I was bummed I didn’t have my camera.

This is what I saw:

five young boys on a buey cart bickering over who got to drive, a red aproned woman sweeping her dirt stoop of bright yellow flowers that fell in the night, men selling flower plants, carrying them in big sombreros on their heads. Imagine this full of flowers 🙂 Vintage Authentic Mexican Sombrero Bread Basket | Basket, Bread basket, Wicker laundry basket

Roses bought from a street vendor.

I bought these lovely roses from them. They actually smell like roses!

It was so beautiful!  I’m sorry I can’t show you.  The flower guys would definitely have been up for a photoshoot.

Some of the magic was the ambiance.  We had a slow, lush rain last night.  It was early, people were just starting to stir.

It’s the first week of rain, right before we go full-blown tropical. It was still, and fecund, like a secret on the cusp of revelation.

From my balcony after the rain.

Here are a few more moments I saved this week.

A portrait of Nicaragua’s national bird. The Guardavaranca.

Mot Mot

There are many guardas on the path! I see at least 2  every time I walk.

I also see monkeys on my daily walk! This is a howler, they’re aptly named.

Howler Monkey, NIcargua

Mono in the morning.

I try to get to the beach once a week, it’s a 15-minute walk. I lived here for 3 years and hardly ever went to the beach. There was always something that needed to be done, or I was lazy. A couple of months ago I realized living near the ocean without making it a regular part of your routine argues a life not well-lived.

Sunset with my friend

Me and my friend Isabel at the beach for sunset this friday, our weekly ritual.

There was a huge swell!  No surfers, which is unusual. Isabel had to reassure me we would not be swept out to sea. As cancer, you’d think I’d be more ocean-friendly.

boats sunset Nicaragau

Sunsets in Nicaragua deliver. Playa Jiquiliste, Nicaragua

Coming soon, garden updates!

Paz,

A

What’s your take on taking pictures? I’d love to know how you manage your media and stay in the moment.

Happy May Day!

When I was a child my mother and I made May Day Baskets with construction paper, and pipe cleaners, Quite a bit like these.

Spring Craft: Colorful May Day Baskets | May day baskets, Spring crafts, May crafts

Early in the morning, I’d pick violets and dandelions. Some springs there were bluebells. Mom popped corn. We filled the baskets with flowers, popcorn, and candy corn, then left them on our neighbor’s doors, rang the bell, and ran away.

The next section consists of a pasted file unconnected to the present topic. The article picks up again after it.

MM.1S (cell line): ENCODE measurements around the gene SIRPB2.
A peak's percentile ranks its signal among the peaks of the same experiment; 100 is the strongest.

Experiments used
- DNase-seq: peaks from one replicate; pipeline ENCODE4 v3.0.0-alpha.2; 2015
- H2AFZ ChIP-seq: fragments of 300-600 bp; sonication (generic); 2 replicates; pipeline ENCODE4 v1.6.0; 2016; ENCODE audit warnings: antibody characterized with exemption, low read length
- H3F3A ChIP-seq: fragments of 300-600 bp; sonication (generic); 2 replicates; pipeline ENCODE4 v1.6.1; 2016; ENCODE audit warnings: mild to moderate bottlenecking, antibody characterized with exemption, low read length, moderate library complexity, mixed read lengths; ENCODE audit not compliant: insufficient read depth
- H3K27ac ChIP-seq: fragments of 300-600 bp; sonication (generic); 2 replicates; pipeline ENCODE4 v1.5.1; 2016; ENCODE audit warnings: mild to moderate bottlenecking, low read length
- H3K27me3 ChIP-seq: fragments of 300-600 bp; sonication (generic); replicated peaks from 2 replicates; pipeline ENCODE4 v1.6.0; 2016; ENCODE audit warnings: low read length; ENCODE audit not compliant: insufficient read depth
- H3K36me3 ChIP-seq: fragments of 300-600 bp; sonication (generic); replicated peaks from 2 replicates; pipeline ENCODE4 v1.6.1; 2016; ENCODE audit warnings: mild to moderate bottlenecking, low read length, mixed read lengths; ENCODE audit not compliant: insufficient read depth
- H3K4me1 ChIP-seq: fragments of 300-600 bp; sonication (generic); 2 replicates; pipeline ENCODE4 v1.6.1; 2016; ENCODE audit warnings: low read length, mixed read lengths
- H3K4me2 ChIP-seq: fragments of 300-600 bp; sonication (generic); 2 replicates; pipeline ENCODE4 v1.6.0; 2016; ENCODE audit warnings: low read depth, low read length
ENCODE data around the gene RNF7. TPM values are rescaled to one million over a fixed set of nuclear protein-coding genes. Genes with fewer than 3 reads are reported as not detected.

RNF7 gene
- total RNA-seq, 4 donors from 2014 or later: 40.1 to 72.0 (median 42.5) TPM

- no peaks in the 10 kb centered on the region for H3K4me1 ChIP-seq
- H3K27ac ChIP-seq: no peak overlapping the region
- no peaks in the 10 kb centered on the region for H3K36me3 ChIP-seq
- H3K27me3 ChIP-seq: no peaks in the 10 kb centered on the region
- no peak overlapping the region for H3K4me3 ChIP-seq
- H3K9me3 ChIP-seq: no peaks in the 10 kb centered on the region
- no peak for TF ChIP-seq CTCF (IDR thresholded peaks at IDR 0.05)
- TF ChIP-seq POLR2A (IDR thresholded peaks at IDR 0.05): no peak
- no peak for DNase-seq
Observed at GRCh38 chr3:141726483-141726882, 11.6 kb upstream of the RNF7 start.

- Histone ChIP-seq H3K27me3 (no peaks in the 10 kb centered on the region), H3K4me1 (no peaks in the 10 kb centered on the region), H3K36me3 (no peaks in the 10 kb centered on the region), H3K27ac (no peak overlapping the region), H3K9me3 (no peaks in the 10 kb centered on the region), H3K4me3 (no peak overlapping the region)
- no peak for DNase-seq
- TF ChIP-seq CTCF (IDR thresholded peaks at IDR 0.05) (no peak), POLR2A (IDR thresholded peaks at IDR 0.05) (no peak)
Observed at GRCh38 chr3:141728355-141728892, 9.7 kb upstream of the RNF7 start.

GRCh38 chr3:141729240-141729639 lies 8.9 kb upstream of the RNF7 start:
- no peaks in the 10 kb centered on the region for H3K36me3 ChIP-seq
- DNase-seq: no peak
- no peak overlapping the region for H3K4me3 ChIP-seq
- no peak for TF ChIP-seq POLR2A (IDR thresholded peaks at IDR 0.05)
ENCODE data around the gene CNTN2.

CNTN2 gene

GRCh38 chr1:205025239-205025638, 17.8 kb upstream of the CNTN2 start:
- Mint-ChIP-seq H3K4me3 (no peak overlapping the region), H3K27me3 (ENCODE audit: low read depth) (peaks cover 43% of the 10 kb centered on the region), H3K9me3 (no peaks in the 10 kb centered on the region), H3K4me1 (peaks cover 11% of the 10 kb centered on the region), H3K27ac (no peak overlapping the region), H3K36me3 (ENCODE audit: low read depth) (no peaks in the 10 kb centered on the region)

It was so fun, I hope someone still does this, please tell me if you do.

This has been a long winter, even in the tropics with no snow and plenty of sunshine. The last six months of life have been a series of painful and difficult changes, for me and many others, I think it’s a collective shift, for growth. The growing pains have not been metaphorical.

Finally, it feels like spring. Renewal, light, and hope, are creeping into my thoughts.

I’m celebrating by starting the garden!

First I moved about 30 wheel barrels of compost to the bed I will plant when rains come in earnest.

Moving compost

See the wheel barrel way at the end? It’s a big bed. The board is a little bridge to get me across an irrigation trench.

I took a break in the heat of the day and walked to the store behind a wood cart pulled by two huge, gorgeous bueys. I could have gone around but remembered both the sun and moon are in Taurus today, so allowed the bueys to put me in that slow steady energy.

On my way home, a boy and his mother were selling simple handmade petates. The boy ran up to the houses seeking sales, the mother trudged along with the bulk of the mats balanced on her head. The petates weren’t woven like ones I have seen before, but long strands of grass bound together for sleeping on the ground.

It was touching, and sad. And beautiful. I don’t know if I’ll ever understand this emotion, of life suspended between beauty and pain. It doesn’t have a name, bittersweet is not sufficient.

Compost filled bed

The bed full of compost!

I doubt these are compelling images for most, but I so enjoyed doing it that I had to share them. The compost is beautiful. It smells delicious. After I put it down I broke the chunks with my hands and spread in over the bed.

I finished as the sun was going down. I felt exhausted in the best way, a little weak, with a spotless mind. I felt clean, though I was filthy. I lay back on the bed and watched the sky go dark. For the first time in a long time, I felt how much I love my life.

Paz,

Abby

How To Enjoy Your Visa Run

Wind field Nicaragau

Wind field, on Lake Nicaragua, with two volcanos.

I’ve been living on a tourist visa, first in Mexico, now in Nicaragua, for 15 years. Why? I hate dealing with bureaucracy, I’m lazy, and I like to travel.

I’ve made upwards of 50 visa runs during my ex-pat life. Some to exotic locales where I stayed in fancy hotels. Others, I have touched down in a major city in the middle of the night with only bus fare to reach my final destination.

As I build my new business, I am going the utilitarian route, which means walking through borders and staying in cheap hotels, but not so cheap I have to share a bathroom.

This weekend I went to Costa Rica. Sounds Exotic? Not so much. Still, a change of scenery did me good.

Some people do a visa run by coming and going in one day. But, I know someone whose passport was improperly stamped doing this, they were forced to get residency or leave. It cost her a fortune and much stress. So, I always leave the country for at least 24 hours.

Penas Blancas, Nicaragua

The scenic walk between Nicaragua and Costa Rica.